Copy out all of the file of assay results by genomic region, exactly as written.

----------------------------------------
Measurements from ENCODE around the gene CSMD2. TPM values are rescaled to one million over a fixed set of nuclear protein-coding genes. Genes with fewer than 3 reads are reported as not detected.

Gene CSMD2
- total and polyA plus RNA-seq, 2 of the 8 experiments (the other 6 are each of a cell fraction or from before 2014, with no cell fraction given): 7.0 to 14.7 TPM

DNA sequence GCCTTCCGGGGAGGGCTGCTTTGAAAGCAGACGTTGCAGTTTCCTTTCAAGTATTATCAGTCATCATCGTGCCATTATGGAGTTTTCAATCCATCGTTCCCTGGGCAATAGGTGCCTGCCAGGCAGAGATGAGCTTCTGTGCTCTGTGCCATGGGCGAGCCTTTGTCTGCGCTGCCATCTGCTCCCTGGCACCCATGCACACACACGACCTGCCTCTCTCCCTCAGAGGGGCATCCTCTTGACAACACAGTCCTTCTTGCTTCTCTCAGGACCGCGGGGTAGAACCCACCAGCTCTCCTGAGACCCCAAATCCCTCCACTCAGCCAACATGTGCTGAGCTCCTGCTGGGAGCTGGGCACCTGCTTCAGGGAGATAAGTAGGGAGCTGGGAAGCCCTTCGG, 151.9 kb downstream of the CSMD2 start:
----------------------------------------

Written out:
Measurements from ENCODE around the gene CSMD2. TPM values are rescaled to one million over a fixed set of nuclear protein-coding genes. Genes with fewer than 3 reads are reported as not detected.

Gene CSMD2
- total and polyA plus RNA-seq, 2 of the 8 experiments (the other 6 are each of a cell fraction or from before 2014, with no cell fraction given): 7.0 to 14.7 TPM

DNA sequence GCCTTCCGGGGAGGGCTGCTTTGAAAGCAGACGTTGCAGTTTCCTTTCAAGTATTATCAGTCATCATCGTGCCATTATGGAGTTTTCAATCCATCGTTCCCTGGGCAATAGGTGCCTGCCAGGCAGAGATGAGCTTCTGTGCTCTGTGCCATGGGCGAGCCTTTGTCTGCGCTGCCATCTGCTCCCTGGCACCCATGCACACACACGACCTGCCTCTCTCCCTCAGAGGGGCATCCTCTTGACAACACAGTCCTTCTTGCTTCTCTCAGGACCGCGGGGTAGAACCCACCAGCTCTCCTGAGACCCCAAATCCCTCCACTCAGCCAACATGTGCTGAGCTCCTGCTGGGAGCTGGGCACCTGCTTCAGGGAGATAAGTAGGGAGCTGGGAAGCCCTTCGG, 151.9 kb downstream of the CSMD2 start: